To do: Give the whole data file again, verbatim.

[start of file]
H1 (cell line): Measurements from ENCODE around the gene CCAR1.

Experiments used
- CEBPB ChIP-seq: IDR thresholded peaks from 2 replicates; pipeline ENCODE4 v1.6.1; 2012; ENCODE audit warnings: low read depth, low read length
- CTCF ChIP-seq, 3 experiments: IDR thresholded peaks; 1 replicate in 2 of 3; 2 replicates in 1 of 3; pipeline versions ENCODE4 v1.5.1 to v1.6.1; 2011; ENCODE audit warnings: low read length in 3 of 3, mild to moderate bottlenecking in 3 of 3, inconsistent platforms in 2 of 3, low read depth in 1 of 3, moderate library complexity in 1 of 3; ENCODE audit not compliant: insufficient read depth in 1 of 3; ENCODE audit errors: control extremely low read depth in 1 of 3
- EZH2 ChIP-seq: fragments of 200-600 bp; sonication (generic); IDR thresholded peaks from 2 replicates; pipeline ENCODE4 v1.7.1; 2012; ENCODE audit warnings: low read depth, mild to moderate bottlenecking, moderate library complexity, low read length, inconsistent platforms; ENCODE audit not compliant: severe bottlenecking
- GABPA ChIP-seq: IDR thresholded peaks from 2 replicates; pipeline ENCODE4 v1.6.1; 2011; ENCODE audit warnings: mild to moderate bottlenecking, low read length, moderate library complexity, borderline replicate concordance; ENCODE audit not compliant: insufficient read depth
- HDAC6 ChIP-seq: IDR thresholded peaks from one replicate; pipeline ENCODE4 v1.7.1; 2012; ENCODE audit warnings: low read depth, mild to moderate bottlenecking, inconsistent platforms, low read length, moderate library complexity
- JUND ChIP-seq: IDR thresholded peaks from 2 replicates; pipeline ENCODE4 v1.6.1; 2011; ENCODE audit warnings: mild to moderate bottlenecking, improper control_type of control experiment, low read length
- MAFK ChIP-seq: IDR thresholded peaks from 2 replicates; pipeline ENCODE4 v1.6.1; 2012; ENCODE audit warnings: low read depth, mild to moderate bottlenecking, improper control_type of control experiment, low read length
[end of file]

H1 (cell line): Measurements from ENCODE around the gene CCAR1.

Experiments used
- CEBPB ChIP-seq: IDR thresholded peaks from 2 replicates; pipeline ENCODE4 v1.6.1; 2012; ENCODE audit warnings: low read depth, low read length
- CTCF ChIP-seq, 3 experiments: IDR thresholded peaks; 1 replicate in 2 of 3; 2 replicates in 1 of 3; pipeline versions ENCODE4 v1.5.1 to v1.6.1; 2011; ENCODE audit warnings: low read length in 3 of 3, mild to moderate bottlenecking in 3 of 3, inconsistent platforms in 2 of 3, low read depth in 1 of 3, moderate library complexity in 1 of 3; ENCODE audit not compliant: insufficient read depth in 1 of 3; ENCODE audit errors: control extremely low read depth in 1 of 3
- EZH2 ChIP-seq: fragments of 200-600 bp; sonication (generic); IDR thresholded peaks from 2 replicates; pipeline ENCODE4 v1.7.1; 2012; ENCODE audit warnings: low read depth, mild to moderate bottlenecking, moderate library complexity, low read length, inconsistent platforms; ENCODE audit not compliant: severe bottlenecking
- GABPA ChIP-seq: IDR thresholded peaks from 2 replicates; pipeline ENCODE4 v1.6.1; 2011; ENCODE audit warnings: mild to moderate bottlenecking, low read length, moderate library complexity, borderline replicate concordance; ENCODE audit not compliant: insufficient read depth
- HDAC6 ChIP-seq: IDR thresholded peaks from one replicate; pipeline ENCODE4 v1.7.1; 2012; ENCODE audit warnings: low read depth, mild to moderate bottlenecking, inconsistent platforms, low read length, moderate library complexity
- JUND ChIP-seq: IDR thresholded peaks from 2 replicates; pipeline ENCODE4 v1.6.1; 2011; ENCODE audit warnings: mild to moderate bottlenecking, improper control_type of control experiment, low read length
- MAFK ChIP-seq: IDR thresholded peaks from 2 replicates; pipeline ENCODE4 v1.6.1; 2012; ENCODE audit warnings: low read depth, mild to moderate bottlenecking, improper control_type of control experiment, low read length